Inspiring New Blooms
This morning my husband called me into our foyer to see the new iris bloom peeking into our front door window. My mother, who passed in 2016, gave me irises from her back yard over a decade ago. These little plants haven’t bloomed in ages, but now this single bloom is reaching across the stoop just to be seen. It made me smile and think of mom; it felt like an encouraging nudge to tend to our landscaping.
Mom always had a way with plants; unfortunately I didn’t inherit her green thumb. I’m the opposite, I always apologize to any plant I bring home. Since I know my tendency is to be neglectful to our leafy friends, my husband and I like to choose low-maintenance, preferably native, plants for our landscape. “Native plants not only save water, they enhance local ecosystems by providing food and shelter for birds, bees, butterflies and wildlife,” says Avery Mack in our Green Living article. According to Michael Fleischacker, chair of landscape architecture and environmental sciences at Delaware Valley University, “Indigenous plants build healthy soil and retain and replenish ground water.” It’s a win-win. Less maintenance for the green-thumb impaired and good for the planet too.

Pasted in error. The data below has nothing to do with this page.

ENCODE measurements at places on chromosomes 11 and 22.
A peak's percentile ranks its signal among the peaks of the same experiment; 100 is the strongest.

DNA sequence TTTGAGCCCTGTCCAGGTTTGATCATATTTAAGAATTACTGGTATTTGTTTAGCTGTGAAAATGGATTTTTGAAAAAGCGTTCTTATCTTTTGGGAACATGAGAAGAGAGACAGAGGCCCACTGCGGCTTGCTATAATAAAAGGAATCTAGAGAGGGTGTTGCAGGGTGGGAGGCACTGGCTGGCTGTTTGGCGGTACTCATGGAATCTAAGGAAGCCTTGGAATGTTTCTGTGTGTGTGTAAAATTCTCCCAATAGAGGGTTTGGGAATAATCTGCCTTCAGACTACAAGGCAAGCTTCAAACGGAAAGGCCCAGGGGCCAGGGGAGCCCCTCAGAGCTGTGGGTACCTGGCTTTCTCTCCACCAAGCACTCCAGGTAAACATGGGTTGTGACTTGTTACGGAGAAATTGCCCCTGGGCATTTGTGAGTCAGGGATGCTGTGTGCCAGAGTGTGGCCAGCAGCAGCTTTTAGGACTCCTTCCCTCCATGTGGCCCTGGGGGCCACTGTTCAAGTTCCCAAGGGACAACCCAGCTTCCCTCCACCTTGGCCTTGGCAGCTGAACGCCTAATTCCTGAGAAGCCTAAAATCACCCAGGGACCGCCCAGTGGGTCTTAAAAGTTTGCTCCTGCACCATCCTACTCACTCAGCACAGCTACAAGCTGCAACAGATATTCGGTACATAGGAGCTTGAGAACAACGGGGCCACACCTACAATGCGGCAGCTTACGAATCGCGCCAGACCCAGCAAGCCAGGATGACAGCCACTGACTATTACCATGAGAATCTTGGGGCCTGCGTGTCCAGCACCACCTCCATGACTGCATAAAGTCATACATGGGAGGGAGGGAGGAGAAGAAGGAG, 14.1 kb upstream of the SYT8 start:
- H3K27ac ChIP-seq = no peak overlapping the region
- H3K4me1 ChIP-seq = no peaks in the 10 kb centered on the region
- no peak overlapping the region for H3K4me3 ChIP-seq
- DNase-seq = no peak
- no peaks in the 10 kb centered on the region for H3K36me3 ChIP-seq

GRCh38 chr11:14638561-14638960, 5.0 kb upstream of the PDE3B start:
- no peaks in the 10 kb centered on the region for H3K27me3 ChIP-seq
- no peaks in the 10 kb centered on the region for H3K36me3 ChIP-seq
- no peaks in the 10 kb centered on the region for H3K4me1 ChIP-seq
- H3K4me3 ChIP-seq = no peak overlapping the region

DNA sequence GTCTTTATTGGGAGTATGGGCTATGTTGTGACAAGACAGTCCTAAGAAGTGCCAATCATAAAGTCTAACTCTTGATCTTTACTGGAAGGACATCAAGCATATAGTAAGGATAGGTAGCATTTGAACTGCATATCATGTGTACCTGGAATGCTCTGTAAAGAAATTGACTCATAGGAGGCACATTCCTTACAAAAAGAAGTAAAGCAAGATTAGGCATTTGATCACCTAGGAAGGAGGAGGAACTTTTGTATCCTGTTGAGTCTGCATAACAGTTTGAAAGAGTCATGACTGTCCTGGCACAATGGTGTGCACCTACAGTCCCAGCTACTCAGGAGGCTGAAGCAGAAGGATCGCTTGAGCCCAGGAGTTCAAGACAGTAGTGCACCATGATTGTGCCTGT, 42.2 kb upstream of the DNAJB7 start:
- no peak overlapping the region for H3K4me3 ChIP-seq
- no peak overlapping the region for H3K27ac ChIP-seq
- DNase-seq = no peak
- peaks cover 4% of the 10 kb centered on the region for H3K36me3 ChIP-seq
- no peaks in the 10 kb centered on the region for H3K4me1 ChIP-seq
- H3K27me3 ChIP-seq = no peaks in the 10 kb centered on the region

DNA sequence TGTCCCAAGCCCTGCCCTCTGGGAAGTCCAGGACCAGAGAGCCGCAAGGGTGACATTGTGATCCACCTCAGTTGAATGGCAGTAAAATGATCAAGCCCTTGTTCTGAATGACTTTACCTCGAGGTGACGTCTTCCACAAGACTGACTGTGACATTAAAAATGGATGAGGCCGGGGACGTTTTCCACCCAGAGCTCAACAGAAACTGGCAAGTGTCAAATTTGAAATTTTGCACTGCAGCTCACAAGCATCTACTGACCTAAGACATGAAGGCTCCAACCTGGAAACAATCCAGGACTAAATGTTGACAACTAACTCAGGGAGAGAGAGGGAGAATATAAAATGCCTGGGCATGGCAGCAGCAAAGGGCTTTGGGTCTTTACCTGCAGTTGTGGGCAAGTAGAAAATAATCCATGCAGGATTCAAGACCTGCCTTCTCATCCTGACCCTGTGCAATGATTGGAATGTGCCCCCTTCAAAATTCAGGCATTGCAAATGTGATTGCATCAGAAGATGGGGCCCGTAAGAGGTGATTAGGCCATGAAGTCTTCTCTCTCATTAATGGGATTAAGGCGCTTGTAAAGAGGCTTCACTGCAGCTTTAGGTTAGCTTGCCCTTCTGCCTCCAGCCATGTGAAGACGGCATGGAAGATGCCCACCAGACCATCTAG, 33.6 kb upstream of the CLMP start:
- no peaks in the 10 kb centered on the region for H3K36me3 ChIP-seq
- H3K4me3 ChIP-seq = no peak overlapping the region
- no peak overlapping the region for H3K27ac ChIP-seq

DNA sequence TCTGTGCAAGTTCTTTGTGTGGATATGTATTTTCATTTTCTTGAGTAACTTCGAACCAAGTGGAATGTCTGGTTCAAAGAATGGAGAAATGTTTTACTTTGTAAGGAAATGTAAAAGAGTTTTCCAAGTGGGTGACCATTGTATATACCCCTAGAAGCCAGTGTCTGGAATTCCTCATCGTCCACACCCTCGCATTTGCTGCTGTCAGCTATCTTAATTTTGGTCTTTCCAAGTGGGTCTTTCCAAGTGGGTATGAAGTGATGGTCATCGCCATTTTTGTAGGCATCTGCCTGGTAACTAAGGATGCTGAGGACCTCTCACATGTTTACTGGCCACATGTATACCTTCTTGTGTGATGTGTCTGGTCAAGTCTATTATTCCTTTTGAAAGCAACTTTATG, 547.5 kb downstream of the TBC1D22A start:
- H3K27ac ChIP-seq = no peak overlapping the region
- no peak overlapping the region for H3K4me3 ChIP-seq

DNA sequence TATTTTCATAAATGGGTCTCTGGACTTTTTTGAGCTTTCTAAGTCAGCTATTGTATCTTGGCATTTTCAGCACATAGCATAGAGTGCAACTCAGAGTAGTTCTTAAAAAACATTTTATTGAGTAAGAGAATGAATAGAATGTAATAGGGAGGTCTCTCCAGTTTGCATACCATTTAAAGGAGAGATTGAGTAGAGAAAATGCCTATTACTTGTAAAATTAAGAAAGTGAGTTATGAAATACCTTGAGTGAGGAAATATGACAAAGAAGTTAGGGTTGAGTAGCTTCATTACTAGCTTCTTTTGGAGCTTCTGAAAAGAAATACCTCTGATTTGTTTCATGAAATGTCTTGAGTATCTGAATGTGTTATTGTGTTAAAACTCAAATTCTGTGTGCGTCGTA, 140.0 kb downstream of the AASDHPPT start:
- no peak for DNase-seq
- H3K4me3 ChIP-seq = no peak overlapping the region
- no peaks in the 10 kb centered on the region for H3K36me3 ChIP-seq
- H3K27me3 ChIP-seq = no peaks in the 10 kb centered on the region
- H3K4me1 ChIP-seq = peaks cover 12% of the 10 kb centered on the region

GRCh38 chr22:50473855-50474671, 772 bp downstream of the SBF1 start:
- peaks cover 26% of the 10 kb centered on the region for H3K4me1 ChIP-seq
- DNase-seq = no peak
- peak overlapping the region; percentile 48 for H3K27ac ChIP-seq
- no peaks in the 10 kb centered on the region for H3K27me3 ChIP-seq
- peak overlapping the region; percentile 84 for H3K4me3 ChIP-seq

In this issue, we celebrate Earth Day. On April 22, join eco-conscious citizens at our local Earth Day events to celebrate the day, and learn how to participate in the planet’s healthy, sustainable future. Discover how to take a home off the grid and find healthy hiking tips. Be proactive and keep your allergies at bay with strategies from local experts and keep your home allergy-free. Find out about the new trend of meal sharing that builds community and camaraderie plus saves time, money and minimizes food waste. This month let’s create new habits that make every day Earth Day.
Here’s to new blooms!
Kris Urquhart, Publisher